Healthy sunlight exposure boosts gut health in vitamin D deficient people

Reproduced from original article: www.naturalhealth365.com/sunlight-exposure-gut-health-3180.html

sunlight-exposure

(NaturalHealth365) Vitamin D, known as the “sunshine vitamin,” is incredibly important for your body. Unfortunately, research shows more than 41% of Americans are deficient in this essential nutrient, mainly because they don’t get enough sunlight exposure.

This obviously puts millions of people at an increased risk for issues like cardiovascular disease, cancer, and … impaired gut health?

A new study published in Frontiers in Microbiology discovered that “healthy” exposure to UV radiation can boost vitamin D levels and improve the diversity of friendly bacteria living in the gut in certain individuals. The implication of this is huge, because we know now that gut health is closely linked to immune health and overall well-being and longevity.

Modest sunlight exposure boosts vitamin D and can improve gut health, study reveals

In this article’s featured study, researchers exposed 21 women to three full body sessions of ultraviolet (UV) radiation – specifically, UVB, the type of UV radiation normally associated with sunburn and skin cancer (the researchers used a special type of UVB lamp that doesn’t cause burning).  9 of these women took vitamin D supplements for three months prior to the UV sessions.

What happened next?

After the UV radiation sessions, all women saw improvements in their serum vitamin D levels. But the women who were deficient in vitamin D prior to the sessions also developed better balance and diversity in their gut microbiomes.  In fact, their gut health improved to match the women who had been supplementing with the gut-healthy vitamin for three months!

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This evidence, the authors conclude, “[suggests] the existence of a novel skin-gut axis that could be used to promote intestinal homeostasis and health.”

This research is consistent with past evidence that reveals a link between living at higher latitudes (where exposure to UV radiation is lower) and a higher risk of certain immune-related diseases including inflammatory bowel disease and multiple sclerosis.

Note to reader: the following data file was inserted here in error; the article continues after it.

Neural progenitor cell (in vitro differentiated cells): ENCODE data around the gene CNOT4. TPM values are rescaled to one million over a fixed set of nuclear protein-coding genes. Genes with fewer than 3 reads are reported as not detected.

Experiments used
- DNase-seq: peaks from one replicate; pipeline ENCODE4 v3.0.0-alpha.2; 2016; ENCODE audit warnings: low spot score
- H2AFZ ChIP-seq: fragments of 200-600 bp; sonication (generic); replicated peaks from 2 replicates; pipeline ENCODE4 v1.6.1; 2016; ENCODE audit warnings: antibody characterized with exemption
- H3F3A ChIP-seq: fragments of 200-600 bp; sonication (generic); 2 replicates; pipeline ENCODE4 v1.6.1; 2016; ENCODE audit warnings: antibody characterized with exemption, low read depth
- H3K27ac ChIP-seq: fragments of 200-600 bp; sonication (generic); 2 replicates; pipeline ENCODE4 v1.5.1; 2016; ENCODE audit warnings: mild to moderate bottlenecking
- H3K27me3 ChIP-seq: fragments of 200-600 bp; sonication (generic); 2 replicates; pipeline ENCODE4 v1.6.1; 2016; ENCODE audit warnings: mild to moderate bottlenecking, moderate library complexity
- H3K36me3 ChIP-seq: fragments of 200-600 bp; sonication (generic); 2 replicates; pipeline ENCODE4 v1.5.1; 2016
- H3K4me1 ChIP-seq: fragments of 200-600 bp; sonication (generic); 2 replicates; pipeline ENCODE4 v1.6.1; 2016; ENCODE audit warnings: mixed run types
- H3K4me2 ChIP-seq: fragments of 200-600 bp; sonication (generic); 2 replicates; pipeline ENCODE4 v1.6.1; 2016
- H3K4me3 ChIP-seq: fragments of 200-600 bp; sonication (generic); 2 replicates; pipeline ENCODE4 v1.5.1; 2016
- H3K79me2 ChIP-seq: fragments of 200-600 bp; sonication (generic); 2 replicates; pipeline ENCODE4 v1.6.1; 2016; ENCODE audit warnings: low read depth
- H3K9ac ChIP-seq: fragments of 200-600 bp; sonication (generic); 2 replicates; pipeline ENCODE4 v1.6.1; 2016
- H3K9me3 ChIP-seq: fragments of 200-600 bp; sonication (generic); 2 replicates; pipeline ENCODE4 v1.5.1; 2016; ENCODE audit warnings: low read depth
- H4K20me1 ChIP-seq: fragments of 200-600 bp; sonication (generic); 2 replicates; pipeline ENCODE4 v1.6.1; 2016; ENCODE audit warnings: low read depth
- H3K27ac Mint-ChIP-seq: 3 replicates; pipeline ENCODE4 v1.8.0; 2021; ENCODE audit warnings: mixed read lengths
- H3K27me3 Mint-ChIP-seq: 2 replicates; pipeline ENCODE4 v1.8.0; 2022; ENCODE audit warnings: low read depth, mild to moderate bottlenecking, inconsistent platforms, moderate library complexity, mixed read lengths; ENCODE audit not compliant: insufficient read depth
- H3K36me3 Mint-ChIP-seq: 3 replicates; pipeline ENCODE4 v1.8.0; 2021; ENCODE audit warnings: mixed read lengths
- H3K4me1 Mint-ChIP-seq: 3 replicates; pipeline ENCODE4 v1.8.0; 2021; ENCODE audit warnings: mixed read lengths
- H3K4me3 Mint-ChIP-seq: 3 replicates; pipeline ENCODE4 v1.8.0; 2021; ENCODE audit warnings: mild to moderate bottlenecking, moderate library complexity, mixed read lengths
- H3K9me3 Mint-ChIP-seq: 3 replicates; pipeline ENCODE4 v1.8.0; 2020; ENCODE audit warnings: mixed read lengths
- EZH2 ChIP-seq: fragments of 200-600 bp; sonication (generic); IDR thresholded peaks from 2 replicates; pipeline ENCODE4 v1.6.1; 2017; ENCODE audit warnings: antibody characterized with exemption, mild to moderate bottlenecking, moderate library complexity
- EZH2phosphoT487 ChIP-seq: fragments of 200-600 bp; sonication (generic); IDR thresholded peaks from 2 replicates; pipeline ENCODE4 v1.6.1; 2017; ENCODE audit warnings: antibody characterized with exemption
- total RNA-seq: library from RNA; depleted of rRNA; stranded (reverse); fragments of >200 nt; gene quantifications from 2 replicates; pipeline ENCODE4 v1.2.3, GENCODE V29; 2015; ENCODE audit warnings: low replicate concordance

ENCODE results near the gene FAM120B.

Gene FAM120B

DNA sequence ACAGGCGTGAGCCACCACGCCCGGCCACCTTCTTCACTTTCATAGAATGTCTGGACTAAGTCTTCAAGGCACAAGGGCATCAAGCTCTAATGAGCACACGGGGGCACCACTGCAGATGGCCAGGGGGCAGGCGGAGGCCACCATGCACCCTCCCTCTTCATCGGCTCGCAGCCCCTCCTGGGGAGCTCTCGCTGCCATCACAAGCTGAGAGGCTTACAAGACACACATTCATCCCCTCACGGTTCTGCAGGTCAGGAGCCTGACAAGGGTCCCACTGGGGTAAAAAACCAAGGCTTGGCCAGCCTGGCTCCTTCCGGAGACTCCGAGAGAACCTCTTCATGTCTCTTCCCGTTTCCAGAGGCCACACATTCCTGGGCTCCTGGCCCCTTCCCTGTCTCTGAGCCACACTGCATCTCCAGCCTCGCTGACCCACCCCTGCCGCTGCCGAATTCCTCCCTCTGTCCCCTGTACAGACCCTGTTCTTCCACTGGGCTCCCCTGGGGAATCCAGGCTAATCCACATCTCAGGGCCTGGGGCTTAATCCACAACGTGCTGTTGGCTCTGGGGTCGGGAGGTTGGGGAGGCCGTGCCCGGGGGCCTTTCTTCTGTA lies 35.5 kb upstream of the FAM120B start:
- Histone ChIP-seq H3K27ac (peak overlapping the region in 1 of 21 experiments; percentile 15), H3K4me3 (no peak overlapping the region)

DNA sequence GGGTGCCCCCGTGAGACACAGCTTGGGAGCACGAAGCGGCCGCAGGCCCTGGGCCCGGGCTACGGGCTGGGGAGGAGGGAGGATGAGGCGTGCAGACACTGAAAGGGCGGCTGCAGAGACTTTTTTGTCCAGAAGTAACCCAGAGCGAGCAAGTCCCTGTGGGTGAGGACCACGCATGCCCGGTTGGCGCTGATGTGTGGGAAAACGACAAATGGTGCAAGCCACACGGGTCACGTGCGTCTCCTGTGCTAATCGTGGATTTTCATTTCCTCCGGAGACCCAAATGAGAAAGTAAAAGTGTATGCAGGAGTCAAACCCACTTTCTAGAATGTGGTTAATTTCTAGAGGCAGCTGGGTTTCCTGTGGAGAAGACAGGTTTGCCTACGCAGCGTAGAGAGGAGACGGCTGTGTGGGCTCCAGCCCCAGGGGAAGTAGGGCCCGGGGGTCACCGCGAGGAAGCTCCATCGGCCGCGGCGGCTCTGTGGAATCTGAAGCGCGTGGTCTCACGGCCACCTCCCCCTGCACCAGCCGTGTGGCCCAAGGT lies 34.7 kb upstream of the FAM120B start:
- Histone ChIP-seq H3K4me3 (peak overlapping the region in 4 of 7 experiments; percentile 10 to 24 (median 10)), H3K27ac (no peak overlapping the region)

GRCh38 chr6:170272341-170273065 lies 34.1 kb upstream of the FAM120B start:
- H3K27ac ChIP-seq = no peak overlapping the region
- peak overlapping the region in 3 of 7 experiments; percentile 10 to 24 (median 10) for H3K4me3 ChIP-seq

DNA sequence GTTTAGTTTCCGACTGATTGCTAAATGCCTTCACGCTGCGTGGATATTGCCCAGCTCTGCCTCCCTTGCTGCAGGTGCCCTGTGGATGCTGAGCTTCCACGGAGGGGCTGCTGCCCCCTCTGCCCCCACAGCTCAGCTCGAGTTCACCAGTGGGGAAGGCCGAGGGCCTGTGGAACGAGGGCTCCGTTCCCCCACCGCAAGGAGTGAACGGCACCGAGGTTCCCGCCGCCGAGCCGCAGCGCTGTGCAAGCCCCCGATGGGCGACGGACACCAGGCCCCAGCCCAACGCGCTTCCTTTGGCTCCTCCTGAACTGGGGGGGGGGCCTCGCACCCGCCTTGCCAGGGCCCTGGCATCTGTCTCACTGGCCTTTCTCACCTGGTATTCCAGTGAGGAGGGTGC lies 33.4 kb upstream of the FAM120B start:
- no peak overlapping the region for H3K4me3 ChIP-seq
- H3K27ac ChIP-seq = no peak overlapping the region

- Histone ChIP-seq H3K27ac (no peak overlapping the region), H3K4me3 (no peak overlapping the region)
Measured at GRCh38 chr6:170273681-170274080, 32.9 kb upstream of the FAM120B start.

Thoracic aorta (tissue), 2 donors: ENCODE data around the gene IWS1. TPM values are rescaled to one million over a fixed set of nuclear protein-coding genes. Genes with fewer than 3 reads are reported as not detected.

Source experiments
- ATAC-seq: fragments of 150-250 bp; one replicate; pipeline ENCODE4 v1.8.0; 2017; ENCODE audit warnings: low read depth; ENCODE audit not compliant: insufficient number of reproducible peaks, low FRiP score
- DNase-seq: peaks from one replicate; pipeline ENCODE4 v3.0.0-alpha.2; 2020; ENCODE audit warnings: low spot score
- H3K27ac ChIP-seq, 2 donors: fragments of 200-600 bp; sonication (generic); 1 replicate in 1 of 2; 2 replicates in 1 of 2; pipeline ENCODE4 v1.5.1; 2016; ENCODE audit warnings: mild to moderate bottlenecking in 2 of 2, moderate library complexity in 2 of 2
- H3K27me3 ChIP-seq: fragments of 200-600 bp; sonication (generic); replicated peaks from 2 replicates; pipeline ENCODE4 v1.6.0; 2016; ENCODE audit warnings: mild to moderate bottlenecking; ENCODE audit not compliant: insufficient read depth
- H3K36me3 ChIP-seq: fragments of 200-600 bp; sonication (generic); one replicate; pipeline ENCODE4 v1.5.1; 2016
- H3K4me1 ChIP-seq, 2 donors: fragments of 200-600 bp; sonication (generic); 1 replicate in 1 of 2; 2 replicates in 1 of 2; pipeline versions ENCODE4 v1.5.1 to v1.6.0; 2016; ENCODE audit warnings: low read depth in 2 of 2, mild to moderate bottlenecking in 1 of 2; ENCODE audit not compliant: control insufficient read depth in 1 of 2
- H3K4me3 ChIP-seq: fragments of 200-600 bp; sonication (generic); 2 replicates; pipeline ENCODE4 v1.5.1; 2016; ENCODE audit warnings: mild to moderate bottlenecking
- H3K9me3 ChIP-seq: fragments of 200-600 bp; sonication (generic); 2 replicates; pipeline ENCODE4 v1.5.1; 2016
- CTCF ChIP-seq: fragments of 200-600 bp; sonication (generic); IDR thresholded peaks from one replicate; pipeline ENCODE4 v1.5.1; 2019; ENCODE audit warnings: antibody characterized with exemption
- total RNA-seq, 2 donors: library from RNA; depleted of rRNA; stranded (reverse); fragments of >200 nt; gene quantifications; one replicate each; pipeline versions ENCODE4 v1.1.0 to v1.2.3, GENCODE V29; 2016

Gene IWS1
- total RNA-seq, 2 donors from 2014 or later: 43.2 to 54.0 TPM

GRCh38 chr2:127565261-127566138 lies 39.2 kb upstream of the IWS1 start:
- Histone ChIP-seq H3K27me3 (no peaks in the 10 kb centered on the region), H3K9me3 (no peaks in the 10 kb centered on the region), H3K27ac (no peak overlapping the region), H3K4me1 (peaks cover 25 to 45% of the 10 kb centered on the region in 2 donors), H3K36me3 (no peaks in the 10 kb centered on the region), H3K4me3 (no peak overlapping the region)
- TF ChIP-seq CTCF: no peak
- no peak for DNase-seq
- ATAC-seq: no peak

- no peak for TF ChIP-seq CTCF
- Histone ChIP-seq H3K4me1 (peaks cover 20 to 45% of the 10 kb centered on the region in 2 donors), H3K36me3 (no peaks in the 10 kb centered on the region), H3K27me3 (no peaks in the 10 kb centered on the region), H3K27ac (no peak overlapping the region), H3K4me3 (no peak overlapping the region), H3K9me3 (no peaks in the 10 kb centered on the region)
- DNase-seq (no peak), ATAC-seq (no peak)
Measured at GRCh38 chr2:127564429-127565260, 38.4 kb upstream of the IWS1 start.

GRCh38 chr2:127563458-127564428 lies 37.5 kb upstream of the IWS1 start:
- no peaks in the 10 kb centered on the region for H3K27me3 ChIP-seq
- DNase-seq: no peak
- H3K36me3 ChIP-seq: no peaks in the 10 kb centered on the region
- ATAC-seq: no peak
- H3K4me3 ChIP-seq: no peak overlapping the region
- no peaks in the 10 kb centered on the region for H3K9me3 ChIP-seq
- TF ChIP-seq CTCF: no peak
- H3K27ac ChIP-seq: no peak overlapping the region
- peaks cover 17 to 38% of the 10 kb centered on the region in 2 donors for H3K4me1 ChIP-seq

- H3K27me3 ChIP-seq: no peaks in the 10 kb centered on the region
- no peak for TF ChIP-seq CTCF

Overall, this latest study supports the consensus that sunlight is really the best source of vitamin D (which your skin cells produce from cholesterol after exposure to UVB radiation). The study also offers a possible reason as to why sunlight is so good for you, given the way it can boost gut health.

Fun in the sun: 4 ways to enjoy healthy sun exposure

There’s  no debate about it – excessive UV radiation from the sun can be damaging to your health, and you should avoid overdoing it or getting a sunburn at all costs.

As an example, one 2014 study published in Cancer Epidemiology, Biomarkers & Prevention showed that getting five or more blistering sunburns before age 20 increased a woman’s risk of skin cancer by as much as 80%!

However, we now know that healthy exposure to the sun helps our body produce vitamin D which is good not only for gut health but also bone and brain health.  Vitamin D deficiencies are linked with dire health consequences such as cancer, osteoporosis, dementia, and even depression.

Since UV radiation exposure seems to be the most effective way to boost vitamin D levels in your body (especially if you’re already deficient in the nutrient), how can you get out in the sun safely while minimizing your risk of sunburns, cancer, wrinkles, and so on?

  1. Seek the high noon sun. Evidence suggests the body is most efficient at making vitamin D when exposed to midday sun. Because of this, you don’t need to spend as much time in the sun, which can mitigate the effects of excessive UV radiation exposure.
  2. Go without sunscreen – at least for the first 10 to 30 minutes.  If you slather yourself in sunscreen your body won’t be able to use UV radiation to convert cholesterol into vitamin D. So go sunscreen-free for up to the first half hour in the sun, depending on how sensitive your skin is – remember, we DON’T want to burn!
  3. Expose as much skin as your modesty allows. Since your head and face are smaller areas, the skin there won’t produce as much vitamin D in response to sunlight. So go ahead and wear your polarized glasses and a wide-brimmed hat to avoid chronic eye problems and wrinkles – but wear a T-shirt and shorts to expose your limbs whenever possible.
  4. Supplement your sun exposure with a vitamin D rich diet. Sunlight is the best way to get more vitamin D in your body. But to boost your body’s supply (especially if you live in higher latitudes or have darker skin), consider taking a high quality vitamin D supplement (like cod liver oil) and eat vitamin D rich foods like fatty fish, beef liver, and eggs.

Sources for this article include:

AACR.org
Healthline.com
Healthline.com
Medicalnewstoday.com
NIH.gov